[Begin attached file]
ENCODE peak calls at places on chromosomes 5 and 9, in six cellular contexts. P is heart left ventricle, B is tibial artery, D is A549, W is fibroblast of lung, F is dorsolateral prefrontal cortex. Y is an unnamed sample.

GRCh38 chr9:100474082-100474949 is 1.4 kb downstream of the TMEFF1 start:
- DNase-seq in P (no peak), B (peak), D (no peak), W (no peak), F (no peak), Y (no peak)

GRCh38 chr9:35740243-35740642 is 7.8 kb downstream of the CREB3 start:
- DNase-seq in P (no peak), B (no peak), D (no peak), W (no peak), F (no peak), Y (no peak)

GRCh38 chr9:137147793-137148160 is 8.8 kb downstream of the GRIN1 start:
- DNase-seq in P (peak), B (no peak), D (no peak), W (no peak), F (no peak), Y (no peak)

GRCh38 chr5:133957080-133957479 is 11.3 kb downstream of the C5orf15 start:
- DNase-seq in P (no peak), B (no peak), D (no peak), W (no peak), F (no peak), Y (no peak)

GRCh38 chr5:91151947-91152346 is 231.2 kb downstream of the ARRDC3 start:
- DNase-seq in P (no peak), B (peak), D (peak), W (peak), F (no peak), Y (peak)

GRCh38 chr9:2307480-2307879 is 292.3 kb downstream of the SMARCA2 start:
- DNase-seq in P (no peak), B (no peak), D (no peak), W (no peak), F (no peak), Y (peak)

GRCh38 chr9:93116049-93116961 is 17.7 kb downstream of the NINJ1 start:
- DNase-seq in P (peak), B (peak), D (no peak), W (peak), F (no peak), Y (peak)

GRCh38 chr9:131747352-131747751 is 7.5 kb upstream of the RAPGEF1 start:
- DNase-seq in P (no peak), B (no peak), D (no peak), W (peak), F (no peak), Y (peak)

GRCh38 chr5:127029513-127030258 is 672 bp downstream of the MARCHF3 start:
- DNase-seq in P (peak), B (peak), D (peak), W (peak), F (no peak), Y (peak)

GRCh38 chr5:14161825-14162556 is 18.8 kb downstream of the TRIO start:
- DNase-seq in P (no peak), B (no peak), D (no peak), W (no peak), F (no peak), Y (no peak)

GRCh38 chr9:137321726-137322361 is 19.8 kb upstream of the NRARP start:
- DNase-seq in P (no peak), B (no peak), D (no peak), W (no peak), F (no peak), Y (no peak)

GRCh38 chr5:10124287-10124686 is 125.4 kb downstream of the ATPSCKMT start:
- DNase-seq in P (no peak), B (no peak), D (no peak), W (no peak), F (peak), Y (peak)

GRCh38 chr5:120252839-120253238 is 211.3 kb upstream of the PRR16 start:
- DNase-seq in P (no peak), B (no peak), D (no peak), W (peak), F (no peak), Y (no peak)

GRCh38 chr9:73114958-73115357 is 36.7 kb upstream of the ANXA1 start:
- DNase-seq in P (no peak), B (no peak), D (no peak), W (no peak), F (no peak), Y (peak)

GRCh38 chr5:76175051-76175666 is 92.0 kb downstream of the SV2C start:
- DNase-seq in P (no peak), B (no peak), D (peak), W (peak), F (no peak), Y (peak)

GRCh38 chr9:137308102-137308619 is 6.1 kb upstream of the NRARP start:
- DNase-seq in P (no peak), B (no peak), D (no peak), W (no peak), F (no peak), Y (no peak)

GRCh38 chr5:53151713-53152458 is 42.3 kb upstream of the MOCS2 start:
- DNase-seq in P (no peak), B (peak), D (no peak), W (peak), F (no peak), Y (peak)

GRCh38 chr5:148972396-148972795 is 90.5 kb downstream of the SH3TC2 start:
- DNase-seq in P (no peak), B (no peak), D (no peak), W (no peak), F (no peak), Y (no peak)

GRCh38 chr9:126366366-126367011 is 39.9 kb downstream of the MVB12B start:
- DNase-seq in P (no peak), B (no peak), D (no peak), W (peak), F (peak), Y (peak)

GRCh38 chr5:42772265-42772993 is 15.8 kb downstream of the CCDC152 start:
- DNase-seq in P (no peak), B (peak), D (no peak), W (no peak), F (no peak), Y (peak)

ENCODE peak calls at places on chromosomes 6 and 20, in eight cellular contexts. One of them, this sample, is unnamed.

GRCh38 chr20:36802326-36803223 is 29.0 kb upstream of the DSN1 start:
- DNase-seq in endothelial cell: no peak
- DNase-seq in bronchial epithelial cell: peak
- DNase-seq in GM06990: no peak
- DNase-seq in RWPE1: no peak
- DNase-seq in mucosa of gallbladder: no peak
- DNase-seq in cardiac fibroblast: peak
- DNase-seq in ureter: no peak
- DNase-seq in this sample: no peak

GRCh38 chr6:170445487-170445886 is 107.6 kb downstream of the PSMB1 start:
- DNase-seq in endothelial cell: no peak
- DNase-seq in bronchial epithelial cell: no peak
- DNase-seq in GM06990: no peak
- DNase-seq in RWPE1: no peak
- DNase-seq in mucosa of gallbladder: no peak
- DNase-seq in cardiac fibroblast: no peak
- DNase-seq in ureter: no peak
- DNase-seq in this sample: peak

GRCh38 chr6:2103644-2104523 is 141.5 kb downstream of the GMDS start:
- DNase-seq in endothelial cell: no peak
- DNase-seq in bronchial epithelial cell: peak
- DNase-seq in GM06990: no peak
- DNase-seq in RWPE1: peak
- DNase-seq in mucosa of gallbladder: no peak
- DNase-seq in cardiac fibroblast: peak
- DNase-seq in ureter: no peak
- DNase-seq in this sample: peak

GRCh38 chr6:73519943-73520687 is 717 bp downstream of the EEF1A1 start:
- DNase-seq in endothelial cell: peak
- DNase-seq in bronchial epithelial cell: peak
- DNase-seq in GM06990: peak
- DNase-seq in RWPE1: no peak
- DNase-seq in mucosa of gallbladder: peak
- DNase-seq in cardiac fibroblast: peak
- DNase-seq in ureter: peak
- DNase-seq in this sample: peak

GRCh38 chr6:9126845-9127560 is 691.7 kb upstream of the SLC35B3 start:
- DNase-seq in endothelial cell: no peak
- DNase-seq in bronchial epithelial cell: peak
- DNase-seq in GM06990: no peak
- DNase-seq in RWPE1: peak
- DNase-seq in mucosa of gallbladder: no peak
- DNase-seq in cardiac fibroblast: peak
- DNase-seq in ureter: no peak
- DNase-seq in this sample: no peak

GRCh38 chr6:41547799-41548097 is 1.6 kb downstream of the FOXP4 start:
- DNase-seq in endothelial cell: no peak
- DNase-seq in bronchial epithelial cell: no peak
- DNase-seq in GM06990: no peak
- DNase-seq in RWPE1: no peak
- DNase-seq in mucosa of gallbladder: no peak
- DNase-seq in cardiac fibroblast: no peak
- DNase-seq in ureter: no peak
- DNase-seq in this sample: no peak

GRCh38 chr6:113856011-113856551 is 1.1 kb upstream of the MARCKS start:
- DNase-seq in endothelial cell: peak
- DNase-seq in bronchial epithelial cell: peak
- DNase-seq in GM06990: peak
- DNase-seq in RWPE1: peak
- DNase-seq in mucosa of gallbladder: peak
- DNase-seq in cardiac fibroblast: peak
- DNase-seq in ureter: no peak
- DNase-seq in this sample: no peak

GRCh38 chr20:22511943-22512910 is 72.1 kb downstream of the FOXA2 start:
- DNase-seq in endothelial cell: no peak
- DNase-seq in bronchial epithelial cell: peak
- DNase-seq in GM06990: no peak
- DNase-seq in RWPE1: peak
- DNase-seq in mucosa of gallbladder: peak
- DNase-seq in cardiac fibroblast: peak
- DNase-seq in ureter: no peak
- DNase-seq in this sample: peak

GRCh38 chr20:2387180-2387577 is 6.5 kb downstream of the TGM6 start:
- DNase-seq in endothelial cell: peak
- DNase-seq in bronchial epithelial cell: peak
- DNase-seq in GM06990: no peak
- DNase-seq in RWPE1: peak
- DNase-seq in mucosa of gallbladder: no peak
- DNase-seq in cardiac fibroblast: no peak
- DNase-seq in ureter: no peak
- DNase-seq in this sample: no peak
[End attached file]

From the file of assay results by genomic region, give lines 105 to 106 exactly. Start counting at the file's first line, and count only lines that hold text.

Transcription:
- DNase-seq in this sample: no peak

GRCh38 chr20:22511943-22512910 is 72.1 kb downstream of the FOXA2 start: